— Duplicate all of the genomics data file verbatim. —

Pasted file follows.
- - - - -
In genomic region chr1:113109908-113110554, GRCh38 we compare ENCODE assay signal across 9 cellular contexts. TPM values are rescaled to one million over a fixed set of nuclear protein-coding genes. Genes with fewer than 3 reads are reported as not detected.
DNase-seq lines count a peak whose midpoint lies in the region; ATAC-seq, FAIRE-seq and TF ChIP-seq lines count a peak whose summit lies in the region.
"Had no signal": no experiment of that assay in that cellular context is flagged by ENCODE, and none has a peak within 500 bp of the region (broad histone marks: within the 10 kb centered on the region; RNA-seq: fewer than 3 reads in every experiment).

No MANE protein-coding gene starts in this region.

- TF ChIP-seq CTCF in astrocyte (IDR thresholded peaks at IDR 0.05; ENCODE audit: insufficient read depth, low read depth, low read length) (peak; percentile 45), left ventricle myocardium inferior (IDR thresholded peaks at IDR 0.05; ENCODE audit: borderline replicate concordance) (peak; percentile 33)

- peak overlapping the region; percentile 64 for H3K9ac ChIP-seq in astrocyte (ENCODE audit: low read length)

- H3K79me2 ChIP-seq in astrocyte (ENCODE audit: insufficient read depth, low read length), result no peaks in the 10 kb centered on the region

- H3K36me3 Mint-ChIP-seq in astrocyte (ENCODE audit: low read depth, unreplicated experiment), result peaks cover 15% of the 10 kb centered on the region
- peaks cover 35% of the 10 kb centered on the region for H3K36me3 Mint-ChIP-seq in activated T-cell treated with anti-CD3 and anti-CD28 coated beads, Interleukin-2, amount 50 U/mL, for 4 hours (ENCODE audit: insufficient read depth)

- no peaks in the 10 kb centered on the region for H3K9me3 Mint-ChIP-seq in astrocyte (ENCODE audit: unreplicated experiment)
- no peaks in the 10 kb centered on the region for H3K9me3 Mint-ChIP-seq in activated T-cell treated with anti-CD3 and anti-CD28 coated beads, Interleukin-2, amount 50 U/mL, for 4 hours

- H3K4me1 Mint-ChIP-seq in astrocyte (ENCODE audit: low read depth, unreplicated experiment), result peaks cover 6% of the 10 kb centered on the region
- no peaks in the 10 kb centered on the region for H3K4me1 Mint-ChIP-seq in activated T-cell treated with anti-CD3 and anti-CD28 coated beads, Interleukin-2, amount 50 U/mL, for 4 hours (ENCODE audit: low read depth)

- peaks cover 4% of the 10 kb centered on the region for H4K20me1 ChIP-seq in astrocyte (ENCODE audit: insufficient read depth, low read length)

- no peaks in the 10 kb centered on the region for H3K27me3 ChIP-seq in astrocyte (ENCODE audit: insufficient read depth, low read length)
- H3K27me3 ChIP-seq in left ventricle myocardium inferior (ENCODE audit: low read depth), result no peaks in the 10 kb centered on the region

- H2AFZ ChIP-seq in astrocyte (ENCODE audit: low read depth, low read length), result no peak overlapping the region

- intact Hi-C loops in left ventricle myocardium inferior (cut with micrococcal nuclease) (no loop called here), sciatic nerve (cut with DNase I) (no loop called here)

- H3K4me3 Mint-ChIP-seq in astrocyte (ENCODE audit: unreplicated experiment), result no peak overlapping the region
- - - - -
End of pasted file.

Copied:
In genomic region chr1:113109908-113110554, GRCh38 we compare ENCODE assay signal across 9 cellular contexts. TPM values are rescaled to one million over a fixed set of nuclear protein-coding genes. Genes with fewer than 3 reads are reported as not detected.
DNase-seq lines count a peak whose midpoint lies in the region; ATAC-seq, FAIRE-seq and TF ChIP-seq lines count a peak whose summit lies in the region.
"Had no signal": no experiment of that assay in that cellular context is flagged by ENCODE, and none has a peak within 500 bp of the region (broad histone marks: within the 10 kb centered on the region; RNA-seq: fewer than 3 reads in every experiment).

No MANE protein-coding gene starts in this region.

- TF ChIP-seq CTCF in astrocyte (IDR thresholded peaks at IDR 0.05; ENCODE audit: insufficient read depth, low read depth, low read length) (peak; percentile 45), left ventricle myocardium inferior (IDR thresholded peaks at IDR 0.05; ENCODE audit: borderline replicate concordance) (peak; percentile 33)

- peak overlapping the region; percentile 64 for H3K9ac ChIP-seq in astrocyte (ENCODE audit: low read length)

- H3K79me2 ChIP-seq in astrocyte (ENCODE audit: insufficient read depth, low read length), result no peaks in the 10 kb centered on the region

- H3K36me3 Mint-ChIP-seq in astrocyte (ENCODE audit: low read depth, unreplicated experiment), result peaks cover 15% of the 10 kb centered on the region
- peaks cover 35% of the 10 kb centered on the region for H3K36me3 Mint-ChIP-seq in activated T-cell treated with anti-CD3 and anti-CD28 coated beads, Interleukin-2, amount 50 U/mL, for 4 hours (ENCODE audit: insufficient read depth)

- no peaks in the 10 kb centered on the region for H3K9me3 Mint-ChIP-seq in astrocyte (ENCODE audit: unreplicated experiment)
- no peaks in the 10 kb centered on the region for H3K9me3 Mint-ChIP-seq in activated T-cell treated with anti-CD3 and anti-CD28 coated beads, Interleukin-2, amount 50 U/mL, for 4 hours

- H3K4me1 Mint-ChIP-seq in astrocyte (ENCODE audit: low read depth, unreplicated experiment), result peaks cover 6% of the 10 kb centered on the region
- no peaks in the 10 kb centered on the region for H3K4me1 Mint-ChIP-seq in activated T-cell treated with anti-CD3 and anti-CD28 coated beads, Interleukin-2, amount 50 U/mL, for 4 hours (ENCODE audit: low read depth)

- peaks cover 4% of the 10 kb centered on the region for H4K20me1 ChIP-seq in astrocyte (ENCODE audit: insufficient read depth, low read length)

- no peaks in the 10 kb centered on the region for H3K27me3 ChIP-seq in astrocyte (ENCODE audit: insufficient read depth, low read length)
- H3K27me3 ChIP-seq in left ventricle myocardium inferior (ENCODE audit: low read depth), result no peaks in the 10 kb centered on the region

- H2AFZ ChIP-seq in astrocyte (ENCODE audit: low read depth, low read length), result no peak overlapping the region

- intact Hi-C loops in left ventricle myocardium inferior (cut with micrococcal nuclease) (no loop called here), sciatic nerve (cut with DNase I) (no loop called here)

- H3K4me3 Mint-ChIP-seq in astrocyte (ENCODE audit: unreplicated experiment), result no peak overlapping the region